Michigan to consider allowing 16-year-olds to vote

Michigan
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LANSING, Mich. (WLNS/WOOD) — A pair of state lawmakers wants to make Michigan the first state to allow 16-year-olds to vote in state elections.

Rep. Yousef Rabhi of Ann Arbor and Sen. David Knezek of Dearborn Heights introduced bills Tuesday that would lower the state voting age to 16.

The two Democrats say it would provide a chance for more young people to get involved in the political process.

“Young people have earned and deserve a voice in our political process,” Sen. David Knezek said in a press release. “In a society that is deeply fractured by ignorance and close-mindedness toward others, their voices deserve a vote.”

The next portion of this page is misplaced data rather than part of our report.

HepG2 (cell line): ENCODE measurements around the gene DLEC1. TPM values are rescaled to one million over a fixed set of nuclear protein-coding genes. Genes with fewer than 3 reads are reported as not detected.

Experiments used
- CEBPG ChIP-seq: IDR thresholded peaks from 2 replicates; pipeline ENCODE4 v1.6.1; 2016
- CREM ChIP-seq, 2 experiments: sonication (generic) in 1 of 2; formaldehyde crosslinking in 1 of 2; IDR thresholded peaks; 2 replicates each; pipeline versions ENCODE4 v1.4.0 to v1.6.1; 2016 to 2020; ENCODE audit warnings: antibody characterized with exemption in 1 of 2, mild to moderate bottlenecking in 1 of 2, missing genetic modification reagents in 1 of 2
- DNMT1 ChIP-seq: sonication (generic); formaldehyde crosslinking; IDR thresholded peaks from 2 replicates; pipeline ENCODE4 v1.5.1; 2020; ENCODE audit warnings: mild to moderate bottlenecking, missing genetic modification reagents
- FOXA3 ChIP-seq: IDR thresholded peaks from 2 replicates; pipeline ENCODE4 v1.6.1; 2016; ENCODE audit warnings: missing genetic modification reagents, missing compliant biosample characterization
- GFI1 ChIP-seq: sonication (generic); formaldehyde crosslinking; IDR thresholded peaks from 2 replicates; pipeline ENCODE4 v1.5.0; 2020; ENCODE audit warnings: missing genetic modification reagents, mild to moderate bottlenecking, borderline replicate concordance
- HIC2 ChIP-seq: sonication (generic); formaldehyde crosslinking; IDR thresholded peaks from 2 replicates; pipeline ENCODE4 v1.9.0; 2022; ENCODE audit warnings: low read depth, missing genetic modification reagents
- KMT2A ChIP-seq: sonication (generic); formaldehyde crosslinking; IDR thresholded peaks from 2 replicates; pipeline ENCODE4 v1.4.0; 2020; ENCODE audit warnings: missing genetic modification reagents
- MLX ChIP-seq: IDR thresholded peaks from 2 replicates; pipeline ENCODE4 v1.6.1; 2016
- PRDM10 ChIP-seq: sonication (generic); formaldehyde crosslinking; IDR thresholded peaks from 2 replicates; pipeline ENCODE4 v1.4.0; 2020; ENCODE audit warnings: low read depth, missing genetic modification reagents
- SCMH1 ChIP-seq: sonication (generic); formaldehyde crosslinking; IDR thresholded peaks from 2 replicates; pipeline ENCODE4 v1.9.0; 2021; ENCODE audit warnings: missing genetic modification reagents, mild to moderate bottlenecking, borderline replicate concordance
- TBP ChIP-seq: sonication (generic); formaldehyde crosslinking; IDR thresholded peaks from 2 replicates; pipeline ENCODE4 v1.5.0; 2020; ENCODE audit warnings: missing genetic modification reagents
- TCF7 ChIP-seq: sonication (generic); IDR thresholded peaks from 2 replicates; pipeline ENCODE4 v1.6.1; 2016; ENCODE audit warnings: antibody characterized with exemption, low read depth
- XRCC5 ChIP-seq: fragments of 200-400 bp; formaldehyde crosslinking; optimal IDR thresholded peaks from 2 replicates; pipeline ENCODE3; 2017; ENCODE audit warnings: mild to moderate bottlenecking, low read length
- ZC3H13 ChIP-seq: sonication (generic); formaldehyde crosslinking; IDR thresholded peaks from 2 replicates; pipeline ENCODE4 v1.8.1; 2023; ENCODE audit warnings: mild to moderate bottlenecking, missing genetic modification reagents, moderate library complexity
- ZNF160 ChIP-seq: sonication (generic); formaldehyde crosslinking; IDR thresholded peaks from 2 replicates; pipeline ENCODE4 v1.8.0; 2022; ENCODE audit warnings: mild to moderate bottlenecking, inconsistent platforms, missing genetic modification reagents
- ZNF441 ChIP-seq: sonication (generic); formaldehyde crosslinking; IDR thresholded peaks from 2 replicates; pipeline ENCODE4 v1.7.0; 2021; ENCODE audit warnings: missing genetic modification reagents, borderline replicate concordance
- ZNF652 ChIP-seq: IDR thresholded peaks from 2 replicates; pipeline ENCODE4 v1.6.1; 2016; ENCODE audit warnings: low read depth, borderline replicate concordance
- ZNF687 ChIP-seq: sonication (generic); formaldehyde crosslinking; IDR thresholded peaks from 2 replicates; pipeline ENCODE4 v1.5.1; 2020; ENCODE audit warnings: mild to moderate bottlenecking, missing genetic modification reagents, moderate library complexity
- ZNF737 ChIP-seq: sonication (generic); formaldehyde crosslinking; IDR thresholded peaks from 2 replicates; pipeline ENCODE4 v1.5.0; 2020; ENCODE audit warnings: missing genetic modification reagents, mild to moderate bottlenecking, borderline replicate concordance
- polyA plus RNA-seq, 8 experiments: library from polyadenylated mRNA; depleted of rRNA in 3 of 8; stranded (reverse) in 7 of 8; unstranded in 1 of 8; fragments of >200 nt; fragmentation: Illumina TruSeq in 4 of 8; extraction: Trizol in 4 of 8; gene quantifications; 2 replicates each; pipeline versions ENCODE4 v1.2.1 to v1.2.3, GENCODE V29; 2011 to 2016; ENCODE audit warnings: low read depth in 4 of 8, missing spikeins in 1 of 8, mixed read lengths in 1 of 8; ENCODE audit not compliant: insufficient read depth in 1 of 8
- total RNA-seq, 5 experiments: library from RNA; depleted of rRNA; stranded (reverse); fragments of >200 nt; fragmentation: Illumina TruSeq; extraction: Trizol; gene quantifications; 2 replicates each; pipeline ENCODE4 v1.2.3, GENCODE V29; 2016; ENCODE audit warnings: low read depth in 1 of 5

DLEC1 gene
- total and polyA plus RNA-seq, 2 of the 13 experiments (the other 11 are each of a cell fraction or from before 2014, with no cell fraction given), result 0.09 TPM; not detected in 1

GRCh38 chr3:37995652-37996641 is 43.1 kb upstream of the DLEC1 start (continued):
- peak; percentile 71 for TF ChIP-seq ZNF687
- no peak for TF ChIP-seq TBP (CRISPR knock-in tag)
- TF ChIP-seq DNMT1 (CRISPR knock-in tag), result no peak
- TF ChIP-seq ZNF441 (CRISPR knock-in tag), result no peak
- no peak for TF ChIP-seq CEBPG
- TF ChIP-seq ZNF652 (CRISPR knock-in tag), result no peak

While younger voters typically have the lowest election turnout rates, the lawmakers say youth who accompany their parents to a polling place are more likely to vote.

“If a 16-year-old can get behind the wheel and pay taxes from their paycheck, they are also mature enough to decide how their hard-earned tax dollars are spent,” Rabhi said in the same release. “Otherwise, it’s taxation without representation.”

Both House Bill 6183 and Senate Bill 1064 were referred to their respective election committees.

The original version of this story was first posted on WLNS.com.

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